If you’re thinking about getting into real estate and you’re excited about it, I’d love to share with you the reality of what it takes to be successful and have a long-term career. Real estate is a great career. Like I said, I’ve been doing it since 1989, and I love it every day. However, it’s not about houses—it’s about people. 

If you’d like to explore real estate or just discuss business practices, I’d love to chat with you. Just give me a call and let’s make this year the best ever. 

Tips for Sharing Your Vision With Your Team Members

Kadi Cole, author of "Sticky Note Leadership", is back to give you a few tips on how to effectively communicate your vision with your team.  

You have a vision, a passion, and a direction for your business. How do you get that vision and excitement across to your team so that you’re not pulling the train by yourself and everyone is pushing together?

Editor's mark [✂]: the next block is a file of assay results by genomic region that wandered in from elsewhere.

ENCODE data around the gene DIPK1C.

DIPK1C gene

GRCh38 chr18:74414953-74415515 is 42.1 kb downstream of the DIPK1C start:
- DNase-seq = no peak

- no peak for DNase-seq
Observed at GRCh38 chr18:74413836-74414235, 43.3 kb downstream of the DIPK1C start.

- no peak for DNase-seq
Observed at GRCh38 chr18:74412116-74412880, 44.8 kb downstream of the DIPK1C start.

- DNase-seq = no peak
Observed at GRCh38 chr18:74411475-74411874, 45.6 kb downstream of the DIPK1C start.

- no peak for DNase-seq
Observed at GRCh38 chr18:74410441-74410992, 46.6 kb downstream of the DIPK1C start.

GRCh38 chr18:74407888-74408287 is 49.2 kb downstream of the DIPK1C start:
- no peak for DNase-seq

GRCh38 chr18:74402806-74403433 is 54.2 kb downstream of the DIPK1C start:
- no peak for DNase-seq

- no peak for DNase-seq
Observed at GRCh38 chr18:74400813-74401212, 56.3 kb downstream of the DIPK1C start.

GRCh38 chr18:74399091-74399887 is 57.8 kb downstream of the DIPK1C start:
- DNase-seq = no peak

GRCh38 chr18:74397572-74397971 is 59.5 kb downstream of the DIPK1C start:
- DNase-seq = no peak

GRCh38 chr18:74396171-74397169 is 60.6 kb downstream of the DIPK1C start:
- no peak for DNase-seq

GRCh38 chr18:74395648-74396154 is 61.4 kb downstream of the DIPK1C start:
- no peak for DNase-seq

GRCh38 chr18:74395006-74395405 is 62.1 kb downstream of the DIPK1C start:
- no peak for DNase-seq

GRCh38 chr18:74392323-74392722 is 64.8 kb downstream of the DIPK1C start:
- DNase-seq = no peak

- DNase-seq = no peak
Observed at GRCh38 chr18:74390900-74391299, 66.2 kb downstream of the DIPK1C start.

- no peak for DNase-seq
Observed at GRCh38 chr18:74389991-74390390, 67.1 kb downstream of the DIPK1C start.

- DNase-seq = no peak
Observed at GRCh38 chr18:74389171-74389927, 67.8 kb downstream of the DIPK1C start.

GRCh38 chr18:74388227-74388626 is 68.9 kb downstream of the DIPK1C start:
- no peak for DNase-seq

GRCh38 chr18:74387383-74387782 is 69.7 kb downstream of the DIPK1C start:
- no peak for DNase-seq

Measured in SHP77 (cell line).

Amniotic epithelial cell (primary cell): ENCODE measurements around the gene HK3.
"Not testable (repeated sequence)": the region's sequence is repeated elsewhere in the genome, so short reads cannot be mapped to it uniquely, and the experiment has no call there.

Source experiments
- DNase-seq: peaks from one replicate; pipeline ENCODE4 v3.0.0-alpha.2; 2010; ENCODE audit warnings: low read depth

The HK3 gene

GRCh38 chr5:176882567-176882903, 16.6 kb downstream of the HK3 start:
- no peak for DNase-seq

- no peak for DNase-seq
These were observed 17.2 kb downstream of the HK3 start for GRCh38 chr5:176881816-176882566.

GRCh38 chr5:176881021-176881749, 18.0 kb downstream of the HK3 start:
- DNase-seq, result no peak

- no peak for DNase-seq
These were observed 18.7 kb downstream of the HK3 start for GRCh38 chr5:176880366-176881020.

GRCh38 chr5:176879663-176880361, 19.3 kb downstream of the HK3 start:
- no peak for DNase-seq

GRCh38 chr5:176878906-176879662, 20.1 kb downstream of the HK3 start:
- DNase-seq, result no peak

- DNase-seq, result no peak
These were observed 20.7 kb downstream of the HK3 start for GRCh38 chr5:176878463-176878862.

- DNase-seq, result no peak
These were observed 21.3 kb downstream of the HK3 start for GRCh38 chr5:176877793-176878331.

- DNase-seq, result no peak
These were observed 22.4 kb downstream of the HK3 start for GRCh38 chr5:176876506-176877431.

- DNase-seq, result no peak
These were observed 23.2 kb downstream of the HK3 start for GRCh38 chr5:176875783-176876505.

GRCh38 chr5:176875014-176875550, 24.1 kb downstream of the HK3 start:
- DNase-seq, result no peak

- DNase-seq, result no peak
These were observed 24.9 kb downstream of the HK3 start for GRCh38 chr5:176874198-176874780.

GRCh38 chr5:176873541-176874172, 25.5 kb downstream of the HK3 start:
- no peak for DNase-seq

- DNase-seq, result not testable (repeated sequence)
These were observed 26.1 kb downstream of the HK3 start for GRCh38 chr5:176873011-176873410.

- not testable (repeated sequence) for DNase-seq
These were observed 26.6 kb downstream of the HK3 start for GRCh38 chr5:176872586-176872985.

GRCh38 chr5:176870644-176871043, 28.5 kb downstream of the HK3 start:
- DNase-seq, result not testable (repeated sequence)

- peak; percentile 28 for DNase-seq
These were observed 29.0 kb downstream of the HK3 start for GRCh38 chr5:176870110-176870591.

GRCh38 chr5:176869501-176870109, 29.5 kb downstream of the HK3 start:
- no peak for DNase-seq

Kadi Cole, the author of “Sticky Note Leadership,” is back to share a few tips for sharing your vision.

One of Kadi’s favorite leadership quotes is, “If you’re leading and no one is following, you’re just going on a walk.” One of the hardest parts about leadership is taking what’s in our brain and what we’re most excited about and really translating that so that other people can catch on and come with us.

The first thing you need to do is be able to articulate what your vision is very clearly and simply. Many of us who lead businesses and organizations have a very strong mental capacity. We see the big picture, we understand how it all fits together, and we’re very strategic. Sometimes when we cast a vision, it can be a little bit too complex for people to want to be a part of or understand.